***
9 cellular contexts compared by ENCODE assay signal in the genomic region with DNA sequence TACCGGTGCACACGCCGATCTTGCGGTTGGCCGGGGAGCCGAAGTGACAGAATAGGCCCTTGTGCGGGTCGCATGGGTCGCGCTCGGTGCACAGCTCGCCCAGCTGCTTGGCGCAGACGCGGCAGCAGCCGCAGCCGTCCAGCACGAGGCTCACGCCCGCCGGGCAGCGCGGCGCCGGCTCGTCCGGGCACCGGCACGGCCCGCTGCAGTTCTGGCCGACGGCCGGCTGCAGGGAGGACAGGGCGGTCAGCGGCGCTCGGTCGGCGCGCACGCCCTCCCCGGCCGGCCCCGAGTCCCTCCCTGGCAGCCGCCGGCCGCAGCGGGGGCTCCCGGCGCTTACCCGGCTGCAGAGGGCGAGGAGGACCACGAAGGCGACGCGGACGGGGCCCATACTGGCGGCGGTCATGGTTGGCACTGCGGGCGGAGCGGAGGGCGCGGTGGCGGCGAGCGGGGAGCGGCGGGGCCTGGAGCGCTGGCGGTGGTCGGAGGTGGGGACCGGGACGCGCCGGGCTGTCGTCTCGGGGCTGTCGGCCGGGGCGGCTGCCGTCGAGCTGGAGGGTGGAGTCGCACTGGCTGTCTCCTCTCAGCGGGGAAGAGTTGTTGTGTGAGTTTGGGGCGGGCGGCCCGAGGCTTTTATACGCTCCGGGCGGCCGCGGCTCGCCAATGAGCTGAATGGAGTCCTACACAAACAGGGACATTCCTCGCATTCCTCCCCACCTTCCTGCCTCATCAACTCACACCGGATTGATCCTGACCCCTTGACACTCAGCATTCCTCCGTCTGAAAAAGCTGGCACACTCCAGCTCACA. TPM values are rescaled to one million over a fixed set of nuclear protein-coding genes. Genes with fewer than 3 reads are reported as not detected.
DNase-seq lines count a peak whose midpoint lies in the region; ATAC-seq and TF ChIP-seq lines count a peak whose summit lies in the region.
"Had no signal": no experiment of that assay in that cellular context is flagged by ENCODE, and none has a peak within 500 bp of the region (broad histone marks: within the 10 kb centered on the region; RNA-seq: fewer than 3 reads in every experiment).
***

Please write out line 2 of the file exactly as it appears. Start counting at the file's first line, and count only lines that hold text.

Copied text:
DNase-seq lines count a peak whose midpoint lies in the region; ATAC-seq and TF ChIP-seq lines count a peak whose summit lies in the region.